FRIDAY, Oct. 15 (HealthDay News) -- Women in their 40s who are thoroughly confused by recent moves to push back the recommended age for having mammograms to 50 may find clarity in a new study that found having the screening scans in the 40s can save lives.
"The bottom line is everyone over the age of 40 should be getting a mammogram," said Dr. Kristin Byrne, chief of breast imaging at Lenox Hill Hospital in New York City.
"I have tremendous difficulty in not recommending an intervention [mammography] that a number of clinical trials suggest is beneficial," added Dr. Otis Brawley, chief medical officer of the American Cancer Society. "That's where we stand."
The cancer society recommends that "Women age 40 and older should have a mammogram every year and should continue to do so for as long as they are in good health."
The statements follow the release recently of a Swedish study reporting that women in their 40s who get regular mammograms could reduce their risk of dying from breast cancer by as much as 29 percent. Although the researchers didn't look at the potential harms -- such as unnecessary biopsies -- related to screening, the study was one of the largest to date, examining data on more than one million women.
But that research followed on the heels of a Norwegian study questioning how much routine mammograms had really contributed to the decline in breast cancer death rates seen recently.
A debate on the value of mammography in the 40-49 age group has been raging since the 1980s. And the dialogue went up a few decibels last year when the U.S. Preventive Services Task Force (USPSTF) recommended that women in their 40s not at high risk for breast cancer could forego mammograms until they turned 50. Even, then, it said, women only needed to undergo screening once every two years.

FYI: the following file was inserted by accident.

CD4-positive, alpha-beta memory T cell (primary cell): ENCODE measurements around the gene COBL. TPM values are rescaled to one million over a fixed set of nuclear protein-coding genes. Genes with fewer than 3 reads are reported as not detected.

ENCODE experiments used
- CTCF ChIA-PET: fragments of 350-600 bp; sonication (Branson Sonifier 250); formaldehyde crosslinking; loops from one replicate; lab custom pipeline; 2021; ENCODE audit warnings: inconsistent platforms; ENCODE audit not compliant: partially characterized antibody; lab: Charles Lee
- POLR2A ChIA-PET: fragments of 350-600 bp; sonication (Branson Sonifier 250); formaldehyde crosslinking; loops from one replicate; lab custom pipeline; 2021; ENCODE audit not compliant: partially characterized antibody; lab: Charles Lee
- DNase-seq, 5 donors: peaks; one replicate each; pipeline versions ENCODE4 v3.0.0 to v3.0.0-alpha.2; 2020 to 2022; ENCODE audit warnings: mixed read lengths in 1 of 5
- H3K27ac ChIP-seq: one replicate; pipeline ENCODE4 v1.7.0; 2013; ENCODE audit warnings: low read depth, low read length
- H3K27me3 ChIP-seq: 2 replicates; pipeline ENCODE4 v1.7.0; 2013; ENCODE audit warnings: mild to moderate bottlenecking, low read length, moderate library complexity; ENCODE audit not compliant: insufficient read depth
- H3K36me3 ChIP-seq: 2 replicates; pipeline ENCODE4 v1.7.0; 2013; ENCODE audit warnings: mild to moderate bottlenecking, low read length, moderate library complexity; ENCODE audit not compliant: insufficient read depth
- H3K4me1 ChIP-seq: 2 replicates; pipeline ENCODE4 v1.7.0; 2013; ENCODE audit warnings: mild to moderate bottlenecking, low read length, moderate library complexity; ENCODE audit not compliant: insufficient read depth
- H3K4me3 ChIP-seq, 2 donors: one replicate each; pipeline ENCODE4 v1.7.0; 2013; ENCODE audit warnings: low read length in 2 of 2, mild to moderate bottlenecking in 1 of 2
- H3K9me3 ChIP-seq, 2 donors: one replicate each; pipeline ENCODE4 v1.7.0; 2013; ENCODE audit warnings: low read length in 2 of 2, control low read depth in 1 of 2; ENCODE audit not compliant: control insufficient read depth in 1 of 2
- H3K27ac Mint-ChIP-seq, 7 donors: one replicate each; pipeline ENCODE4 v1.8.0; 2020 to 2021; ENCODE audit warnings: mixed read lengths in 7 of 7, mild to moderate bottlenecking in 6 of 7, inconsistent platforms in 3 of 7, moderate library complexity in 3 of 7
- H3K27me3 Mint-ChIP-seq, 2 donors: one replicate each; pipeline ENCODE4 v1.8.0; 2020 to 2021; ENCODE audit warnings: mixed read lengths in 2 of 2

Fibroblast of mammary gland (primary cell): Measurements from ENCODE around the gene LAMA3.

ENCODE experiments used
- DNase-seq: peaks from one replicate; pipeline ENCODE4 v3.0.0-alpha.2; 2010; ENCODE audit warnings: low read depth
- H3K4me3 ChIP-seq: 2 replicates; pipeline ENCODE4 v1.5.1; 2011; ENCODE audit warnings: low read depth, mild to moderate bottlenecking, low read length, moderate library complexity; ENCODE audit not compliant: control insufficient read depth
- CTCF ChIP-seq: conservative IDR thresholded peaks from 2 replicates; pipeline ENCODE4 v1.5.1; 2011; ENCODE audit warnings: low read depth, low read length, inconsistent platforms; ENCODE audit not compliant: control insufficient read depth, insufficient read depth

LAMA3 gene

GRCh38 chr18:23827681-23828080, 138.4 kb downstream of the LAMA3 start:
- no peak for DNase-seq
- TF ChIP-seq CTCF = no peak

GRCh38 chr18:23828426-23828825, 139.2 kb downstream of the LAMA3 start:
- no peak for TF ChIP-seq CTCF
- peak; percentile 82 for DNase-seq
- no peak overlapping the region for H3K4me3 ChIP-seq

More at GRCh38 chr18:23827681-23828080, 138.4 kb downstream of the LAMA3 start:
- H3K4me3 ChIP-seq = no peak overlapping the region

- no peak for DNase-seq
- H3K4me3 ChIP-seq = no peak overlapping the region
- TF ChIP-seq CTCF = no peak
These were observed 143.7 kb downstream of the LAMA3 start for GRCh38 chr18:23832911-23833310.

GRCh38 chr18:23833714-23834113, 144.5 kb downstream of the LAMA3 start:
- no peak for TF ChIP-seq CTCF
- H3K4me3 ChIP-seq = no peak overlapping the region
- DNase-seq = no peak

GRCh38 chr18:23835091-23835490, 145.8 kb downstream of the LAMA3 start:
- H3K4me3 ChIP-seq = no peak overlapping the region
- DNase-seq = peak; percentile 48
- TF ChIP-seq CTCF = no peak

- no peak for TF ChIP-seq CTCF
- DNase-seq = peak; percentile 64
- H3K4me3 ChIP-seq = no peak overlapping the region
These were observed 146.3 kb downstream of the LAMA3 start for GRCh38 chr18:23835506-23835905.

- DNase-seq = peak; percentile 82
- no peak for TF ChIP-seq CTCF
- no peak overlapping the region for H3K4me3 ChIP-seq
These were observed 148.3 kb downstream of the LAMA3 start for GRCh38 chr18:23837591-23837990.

"It's very confusing. There are no guidelines right now that women can get up in the morning and say with fortitude this is exactly what I'm going to do," said Dr. Deborah Axelrod, director of Clinical Breast Programs and Services at NYU Cancer Institute in New York City, who admits to not always knowing what to tell women herself.
"It's like dancing on the head of a pin," she said.
The question is not so much whether earlier mammograms save lives, but by how much.
The USPSTF crafted its 2009 statement based on an estimated 15 percent reduction in mortality in women aged 40 through 49 who underwent regular mammographies. Based on that, it predicted that 22.3 million mammographies would result in 156,000 call backs, almost 80,000 biopsies, 9,400 diagnoses of breast cancer and 1,175 lives saved each year, Brawley noted.
"The task force was overwhelmingly influenced by the number of women who would be called back and the number of biopsies that would be done," Brawley said, while also adding that it never actually recommended against screening in one's 40s.
"One could philosophically say that the real difference between the American Cancer Society and the USPSTF is that the ACS recommends women get screened but, in the second paragraph, be told of the potential risks and dangers of screening," Brawley said. "The task force recommends that women be told of the possible risks and benefits then says something to the effect of 'you can get it if you want it.'"
But Dr. Daniel Kopans, senior radiologist in the breast imaging division of Massachusetts General Hospital and a member of the American College of Radiology Breast Imaging Commission, feels it's "paternalistic if we don't think women can't deal with that kind of anxiety."
Mammography in your 40s clearly saves lives, he stated.
"The Swedish study, to me, should be the nail in the coffin [of the debate]," said Kopans, who is also a professor of radiology at Harvard Medical School. "This whole business of we don't know if works for women in their 40s that should end. Randomized controlled trials show a benefit beginning at age 40."
But even while the debate continues over the value of mammography in younger women, Brawley said, "Let's also remember that one-third of women in their 50s and 60s don't get screened."
View the American Cancer Society guidelines on mammograms.
SOURCES: Daniel Kopans, M.D., senior radiologist, breast imaging division, Massachusetts General Hospital, professor, radiology, Harvard Medical School, and member, American College of Radiology Breast Imaging Commission; Deborah Axelrod, M.D., associate professor, surgery, and director, clinical breast programs and services, NYU Cancer Institute, New York City; Kristin Byrne, M.D., chief, breast imaging, Lenox Hill Hospital, New York City; Otis Brawley, M.D., chief medical officer, American Cancer Society
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